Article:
Microsoft, like Sony before it, is taking steps to be more transparent about the data it collects from Xbox users and in detailing what circumstances it is shared with other companies. The next time you boot up your Xbox One, you may be greeted with a page that reiterates Microsoft's policies surrounding privacy and data-sharing. Multiple GameSpot staffers received the notification today, which you can read in full at the bottom of this post.
The statement explains that if you're playing an Xbox Live-enabled game or app, Microsoft might share some information about you and your play habits with the publisher of said game or app. The information that can be shared with publishers includes your country and age range, Xbox profile data such as your Gamertag and avatar, and information about how many achievements you've unlocked and how much time you've spent in a game or app. Microsoft may also share details about enforcement against your profile.
Additionally, Microsoft's statement says it may share social data information such as your "interactions and communications" with other players, though it's unclear if this is for written and verbal messages. What's more, Microsoft may give publishers your real name, if you've elected to share that information.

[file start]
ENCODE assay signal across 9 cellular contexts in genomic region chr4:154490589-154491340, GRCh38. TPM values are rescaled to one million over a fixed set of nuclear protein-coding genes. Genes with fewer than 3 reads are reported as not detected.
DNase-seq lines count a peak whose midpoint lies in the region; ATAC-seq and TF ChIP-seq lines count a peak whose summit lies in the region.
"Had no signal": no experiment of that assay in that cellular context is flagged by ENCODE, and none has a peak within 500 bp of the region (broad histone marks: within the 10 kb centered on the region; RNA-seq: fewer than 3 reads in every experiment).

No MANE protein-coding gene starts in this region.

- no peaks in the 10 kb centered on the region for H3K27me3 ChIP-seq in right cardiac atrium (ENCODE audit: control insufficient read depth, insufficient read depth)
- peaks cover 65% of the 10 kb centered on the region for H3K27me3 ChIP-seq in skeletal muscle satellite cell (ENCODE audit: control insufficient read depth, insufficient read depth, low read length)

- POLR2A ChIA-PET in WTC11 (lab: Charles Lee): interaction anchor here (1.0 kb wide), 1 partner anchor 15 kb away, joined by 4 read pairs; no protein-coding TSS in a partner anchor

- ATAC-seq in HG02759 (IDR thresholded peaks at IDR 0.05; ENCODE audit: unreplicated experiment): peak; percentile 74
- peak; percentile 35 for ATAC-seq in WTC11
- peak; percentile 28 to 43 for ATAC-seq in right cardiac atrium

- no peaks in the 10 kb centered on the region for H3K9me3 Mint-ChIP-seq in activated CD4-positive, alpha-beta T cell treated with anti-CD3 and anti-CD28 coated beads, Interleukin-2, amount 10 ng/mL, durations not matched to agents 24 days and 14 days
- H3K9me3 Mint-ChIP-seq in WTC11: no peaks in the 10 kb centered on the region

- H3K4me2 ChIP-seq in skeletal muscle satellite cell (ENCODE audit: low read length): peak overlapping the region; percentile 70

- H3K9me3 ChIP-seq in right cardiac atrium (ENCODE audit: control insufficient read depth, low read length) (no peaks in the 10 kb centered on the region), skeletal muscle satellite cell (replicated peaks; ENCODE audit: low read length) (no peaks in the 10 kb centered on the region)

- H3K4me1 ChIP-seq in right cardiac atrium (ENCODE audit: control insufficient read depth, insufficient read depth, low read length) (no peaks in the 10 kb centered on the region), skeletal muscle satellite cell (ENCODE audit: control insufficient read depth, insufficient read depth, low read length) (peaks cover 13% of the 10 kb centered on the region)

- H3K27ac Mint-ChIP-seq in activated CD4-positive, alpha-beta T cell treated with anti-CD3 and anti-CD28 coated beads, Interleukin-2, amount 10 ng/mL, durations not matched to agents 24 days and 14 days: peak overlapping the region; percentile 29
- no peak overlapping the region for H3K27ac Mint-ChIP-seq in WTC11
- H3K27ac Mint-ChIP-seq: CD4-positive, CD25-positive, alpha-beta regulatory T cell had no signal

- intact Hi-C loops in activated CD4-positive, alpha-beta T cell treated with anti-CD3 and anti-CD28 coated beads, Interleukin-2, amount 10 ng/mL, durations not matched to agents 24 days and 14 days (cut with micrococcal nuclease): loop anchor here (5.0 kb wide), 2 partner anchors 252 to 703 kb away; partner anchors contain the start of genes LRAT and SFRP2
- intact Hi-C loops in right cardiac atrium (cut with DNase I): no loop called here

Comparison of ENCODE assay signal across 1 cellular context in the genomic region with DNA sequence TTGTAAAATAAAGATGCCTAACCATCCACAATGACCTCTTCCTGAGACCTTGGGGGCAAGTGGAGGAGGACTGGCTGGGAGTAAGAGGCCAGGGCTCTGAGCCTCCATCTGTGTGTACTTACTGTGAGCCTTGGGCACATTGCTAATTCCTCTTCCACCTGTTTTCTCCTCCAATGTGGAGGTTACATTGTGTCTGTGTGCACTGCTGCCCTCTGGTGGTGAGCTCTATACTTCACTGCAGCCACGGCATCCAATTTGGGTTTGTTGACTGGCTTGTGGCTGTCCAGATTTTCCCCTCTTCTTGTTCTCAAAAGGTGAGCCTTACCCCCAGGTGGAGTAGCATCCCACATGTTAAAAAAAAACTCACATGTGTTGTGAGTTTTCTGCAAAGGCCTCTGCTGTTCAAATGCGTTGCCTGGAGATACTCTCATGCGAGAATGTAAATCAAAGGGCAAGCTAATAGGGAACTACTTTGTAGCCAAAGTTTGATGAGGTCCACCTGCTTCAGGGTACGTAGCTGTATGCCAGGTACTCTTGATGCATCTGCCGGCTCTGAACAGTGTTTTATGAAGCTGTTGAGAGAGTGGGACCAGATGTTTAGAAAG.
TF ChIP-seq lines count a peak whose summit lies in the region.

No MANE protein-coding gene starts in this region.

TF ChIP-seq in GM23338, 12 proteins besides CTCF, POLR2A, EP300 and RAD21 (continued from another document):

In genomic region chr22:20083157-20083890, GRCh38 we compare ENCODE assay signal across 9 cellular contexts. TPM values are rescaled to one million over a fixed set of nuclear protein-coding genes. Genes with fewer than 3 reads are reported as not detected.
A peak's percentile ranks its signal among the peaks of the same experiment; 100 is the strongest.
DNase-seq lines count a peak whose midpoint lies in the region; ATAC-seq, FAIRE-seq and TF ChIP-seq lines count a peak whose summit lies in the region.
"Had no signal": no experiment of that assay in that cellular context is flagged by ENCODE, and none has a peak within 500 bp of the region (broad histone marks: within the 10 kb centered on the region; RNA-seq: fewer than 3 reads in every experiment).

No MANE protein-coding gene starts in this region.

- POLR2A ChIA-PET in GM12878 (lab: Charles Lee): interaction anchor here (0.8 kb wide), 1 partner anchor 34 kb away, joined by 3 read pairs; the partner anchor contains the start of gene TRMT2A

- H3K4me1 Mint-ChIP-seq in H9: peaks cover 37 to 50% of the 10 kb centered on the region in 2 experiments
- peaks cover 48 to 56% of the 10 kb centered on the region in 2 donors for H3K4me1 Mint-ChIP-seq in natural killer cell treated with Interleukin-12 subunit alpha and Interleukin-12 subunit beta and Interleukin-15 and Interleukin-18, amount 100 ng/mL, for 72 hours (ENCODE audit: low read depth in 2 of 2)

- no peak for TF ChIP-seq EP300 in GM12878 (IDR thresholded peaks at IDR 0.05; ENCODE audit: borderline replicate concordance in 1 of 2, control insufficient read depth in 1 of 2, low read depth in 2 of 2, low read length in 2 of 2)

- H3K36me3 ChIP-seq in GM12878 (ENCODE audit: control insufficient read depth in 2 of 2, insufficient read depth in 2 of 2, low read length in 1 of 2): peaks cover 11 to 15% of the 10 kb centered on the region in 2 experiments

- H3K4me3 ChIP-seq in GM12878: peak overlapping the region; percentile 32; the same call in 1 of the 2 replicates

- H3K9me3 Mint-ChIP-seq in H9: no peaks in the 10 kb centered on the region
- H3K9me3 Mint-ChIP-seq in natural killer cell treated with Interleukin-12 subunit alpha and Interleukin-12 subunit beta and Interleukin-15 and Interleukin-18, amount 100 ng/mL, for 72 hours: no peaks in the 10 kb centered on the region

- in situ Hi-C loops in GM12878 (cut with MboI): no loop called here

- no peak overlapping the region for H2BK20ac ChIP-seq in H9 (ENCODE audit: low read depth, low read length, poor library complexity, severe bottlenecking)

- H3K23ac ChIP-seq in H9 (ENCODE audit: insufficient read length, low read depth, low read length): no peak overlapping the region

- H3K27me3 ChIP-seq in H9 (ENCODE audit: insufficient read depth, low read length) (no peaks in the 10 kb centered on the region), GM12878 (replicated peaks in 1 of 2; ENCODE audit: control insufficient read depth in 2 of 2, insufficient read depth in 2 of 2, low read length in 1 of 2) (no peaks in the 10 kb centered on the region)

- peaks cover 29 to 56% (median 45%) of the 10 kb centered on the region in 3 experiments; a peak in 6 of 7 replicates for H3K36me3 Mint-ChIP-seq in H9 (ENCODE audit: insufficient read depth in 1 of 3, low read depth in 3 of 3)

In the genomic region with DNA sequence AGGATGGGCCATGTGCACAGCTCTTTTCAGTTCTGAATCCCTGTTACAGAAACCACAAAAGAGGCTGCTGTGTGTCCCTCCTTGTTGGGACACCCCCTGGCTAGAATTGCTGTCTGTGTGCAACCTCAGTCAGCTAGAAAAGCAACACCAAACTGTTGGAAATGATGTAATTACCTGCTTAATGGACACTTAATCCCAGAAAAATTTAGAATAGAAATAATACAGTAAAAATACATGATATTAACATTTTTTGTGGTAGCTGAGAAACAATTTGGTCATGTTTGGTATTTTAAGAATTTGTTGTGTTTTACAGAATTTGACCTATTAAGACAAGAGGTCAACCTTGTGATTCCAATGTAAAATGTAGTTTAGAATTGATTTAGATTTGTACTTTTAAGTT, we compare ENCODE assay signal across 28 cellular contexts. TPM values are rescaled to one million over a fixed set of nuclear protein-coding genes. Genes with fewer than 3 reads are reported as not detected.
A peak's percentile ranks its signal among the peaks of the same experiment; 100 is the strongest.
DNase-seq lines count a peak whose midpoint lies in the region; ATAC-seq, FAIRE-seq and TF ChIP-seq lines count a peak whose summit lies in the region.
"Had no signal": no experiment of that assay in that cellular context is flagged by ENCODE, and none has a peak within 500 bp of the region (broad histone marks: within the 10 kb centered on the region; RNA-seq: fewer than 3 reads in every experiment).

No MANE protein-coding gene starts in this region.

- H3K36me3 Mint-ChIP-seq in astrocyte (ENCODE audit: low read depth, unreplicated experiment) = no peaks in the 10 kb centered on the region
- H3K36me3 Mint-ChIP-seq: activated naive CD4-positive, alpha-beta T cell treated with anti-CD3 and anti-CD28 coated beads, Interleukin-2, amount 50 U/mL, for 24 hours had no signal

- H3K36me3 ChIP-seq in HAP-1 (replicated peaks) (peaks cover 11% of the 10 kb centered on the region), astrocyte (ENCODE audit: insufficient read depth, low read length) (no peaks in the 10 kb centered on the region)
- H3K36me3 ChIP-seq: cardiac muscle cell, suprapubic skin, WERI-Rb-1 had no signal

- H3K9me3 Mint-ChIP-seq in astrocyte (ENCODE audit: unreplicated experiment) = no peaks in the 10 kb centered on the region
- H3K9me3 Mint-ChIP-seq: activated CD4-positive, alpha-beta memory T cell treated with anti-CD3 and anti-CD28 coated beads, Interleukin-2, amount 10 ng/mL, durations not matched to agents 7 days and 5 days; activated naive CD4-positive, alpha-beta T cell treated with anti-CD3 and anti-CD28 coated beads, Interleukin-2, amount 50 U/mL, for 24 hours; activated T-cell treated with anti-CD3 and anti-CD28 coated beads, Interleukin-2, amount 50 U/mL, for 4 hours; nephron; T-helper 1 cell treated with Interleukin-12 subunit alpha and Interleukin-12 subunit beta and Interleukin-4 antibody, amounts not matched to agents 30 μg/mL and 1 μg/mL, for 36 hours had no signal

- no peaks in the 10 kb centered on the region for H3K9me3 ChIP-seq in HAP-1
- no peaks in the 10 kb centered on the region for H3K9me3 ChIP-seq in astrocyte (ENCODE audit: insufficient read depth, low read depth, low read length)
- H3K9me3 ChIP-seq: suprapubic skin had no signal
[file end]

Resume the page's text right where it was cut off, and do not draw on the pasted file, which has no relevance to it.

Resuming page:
If some or all of this information sounds spooky to you, there is something you can do. You can stop sharing game or app data with publishers by revoking access either on your console or through this website for some games and apps.
If you use an Xbox Live enabled game (or app through your Xbox console), Microsoft may share information with the publisher of that game or app in order to deliver your online experiences, improve the game or app, diagnose problems, provide support, and connect you with other users.
Information we share may include:
Third party game and app publishers and developers are independent controllers of this data, and their data collection, use, and sharing practices are governed by their privacy policies. Please take time to review their policies; you may find these linked from the product pages of the games or apps in the Microsoft store. For games published by Microsoft, please visit privacy.microsoft.com.
If you want to stop sharing game or app data with a publisher, remove all its games or apps from all devices where you have installed them. Some publishers' access to your data may also be revoked by visiting https://microsoft.com/consent
For more information about our privacy practices, visit privacy.microsoft.com."